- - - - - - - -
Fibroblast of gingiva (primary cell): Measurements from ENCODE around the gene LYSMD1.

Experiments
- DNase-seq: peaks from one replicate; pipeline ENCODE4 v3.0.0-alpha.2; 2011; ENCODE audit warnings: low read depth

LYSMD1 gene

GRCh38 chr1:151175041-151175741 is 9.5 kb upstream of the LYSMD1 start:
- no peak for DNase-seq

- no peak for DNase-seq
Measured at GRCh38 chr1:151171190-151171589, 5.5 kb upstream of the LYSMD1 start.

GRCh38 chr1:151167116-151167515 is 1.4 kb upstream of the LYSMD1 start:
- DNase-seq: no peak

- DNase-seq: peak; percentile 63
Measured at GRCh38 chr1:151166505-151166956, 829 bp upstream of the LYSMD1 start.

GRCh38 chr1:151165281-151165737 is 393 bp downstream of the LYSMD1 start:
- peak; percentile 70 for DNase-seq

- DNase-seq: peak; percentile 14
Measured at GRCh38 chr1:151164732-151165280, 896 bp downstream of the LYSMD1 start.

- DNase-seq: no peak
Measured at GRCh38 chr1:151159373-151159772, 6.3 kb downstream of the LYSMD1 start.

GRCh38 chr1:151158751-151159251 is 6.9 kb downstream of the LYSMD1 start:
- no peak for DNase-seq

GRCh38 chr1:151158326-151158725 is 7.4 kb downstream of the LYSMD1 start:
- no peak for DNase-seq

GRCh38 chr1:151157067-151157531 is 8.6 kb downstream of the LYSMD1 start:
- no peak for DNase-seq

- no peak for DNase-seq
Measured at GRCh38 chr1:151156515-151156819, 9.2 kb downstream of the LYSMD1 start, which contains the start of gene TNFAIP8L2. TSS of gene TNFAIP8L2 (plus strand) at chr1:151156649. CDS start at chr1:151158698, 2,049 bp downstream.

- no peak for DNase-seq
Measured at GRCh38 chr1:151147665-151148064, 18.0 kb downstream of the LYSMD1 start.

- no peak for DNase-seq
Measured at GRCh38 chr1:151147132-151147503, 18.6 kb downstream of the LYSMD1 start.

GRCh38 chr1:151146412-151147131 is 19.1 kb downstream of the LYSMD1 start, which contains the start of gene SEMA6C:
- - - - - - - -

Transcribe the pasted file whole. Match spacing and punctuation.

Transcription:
Fibroblast of gingiva (primary cell): Measurements from ENCODE around the gene LYSMD1.

Experiments
- DNase-seq: peaks from one replicate; pipeline ENCODE4 v3.0.0-alpha.2; 2011; ENCODE audit warnings: low read depth

LYSMD1 gene

GRCh38 chr1:151175041-151175741 is 9.5 kb upstream of the LYSMD1 start:
- no peak for DNase-seq

- no peak for DNase-seq
Measured at GRCh38 chr1:151171190-151171589, 5.5 kb upstream of the LYSMD1 start.

GRCh38 chr1:151167116-151167515 is 1.4 kb upstream of the LYSMD1 start:
- DNase-seq: no peak

- DNase-seq: peak; percentile 63
Measured at GRCh38 chr1:151166505-151166956, 829 bp upstream of the LYSMD1 start.

GRCh38 chr1:151165281-151165737 is 393 bp downstream of the LYSMD1 start:
- peak; percentile 70 for DNase-seq

- DNase-seq: peak; percentile 14
Measured at GRCh38 chr1:151164732-151165280, 896 bp downstream of the LYSMD1 start.

- DNase-seq: no peak
Measured at GRCh38 chr1:151159373-151159772, 6.3 kb downstream of the LYSMD1 start.

GRCh38 chr1:151158751-151159251 is 6.9 kb downstream of the LYSMD1 start:
- no peak for DNase-seq

GRCh38 chr1:151158326-151158725 is 7.4 kb downstream of the LYSMD1 start:
- no peak for DNase-seq

GRCh38 chr1:151157067-151157531 is 8.6 kb downstream of the LYSMD1 start:
- no peak for DNase-seq

- no peak for DNase-seq
Measured at GRCh38 chr1:151156515-151156819, 9.2 kb downstream of the LYSMD1 start, which contains the start of gene TNFAIP8L2. TSS of gene TNFAIP8L2 (plus strand) at chr1:151156649. CDS start at chr1:151158698, 2,049 bp downstream.

- no peak for DNase-seq
Measured at GRCh38 chr1:151147665-151148064, 18.0 kb downstream of the LYSMD1 start.

- no peak for DNase-seq
Measured at GRCh38 chr1:151147132-151147503, 18.6 kb downstream of the LYSMD1 start.

GRCh38 chr1:151146412-151147131 is 19.1 kb downstream of the LYSMD1 start, which contains the start of gene SEMA6C: